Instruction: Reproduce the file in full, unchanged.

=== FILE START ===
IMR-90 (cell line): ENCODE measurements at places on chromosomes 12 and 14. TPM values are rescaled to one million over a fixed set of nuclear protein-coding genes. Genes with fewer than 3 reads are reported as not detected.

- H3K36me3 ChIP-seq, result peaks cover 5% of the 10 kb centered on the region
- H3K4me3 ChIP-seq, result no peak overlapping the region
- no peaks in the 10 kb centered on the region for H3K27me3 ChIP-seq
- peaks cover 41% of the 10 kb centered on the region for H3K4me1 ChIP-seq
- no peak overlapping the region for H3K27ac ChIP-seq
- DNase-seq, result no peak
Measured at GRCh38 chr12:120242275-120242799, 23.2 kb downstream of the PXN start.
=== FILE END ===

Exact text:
IMR-90 (cell line): ENCODE measurements at places on chromosomes 12 and 14. TPM values are rescaled to one million over a fixed set of nuclear protein-coding genes. Genes with fewer than 3 reads are reported as not detected.

- H3K36me3 ChIP-seq, result peaks cover 5% of the 10 kb centered on the region
- H3K4me3 ChIP-seq, result no peak overlapping the region
- no peaks in the 10 kb centered on the region for H3K27me3 ChIP-seq
- peaks cover 41% of the 10 kb centered on the region for H3K4me1 ChIP-seq
- no peak overlapping the region for H3K27ac ChIP-seq
- DNase-seq, result no peak
Measured at GRCh38 chr12:120242275-120242799, 23.2 kb downstream of the PXN start.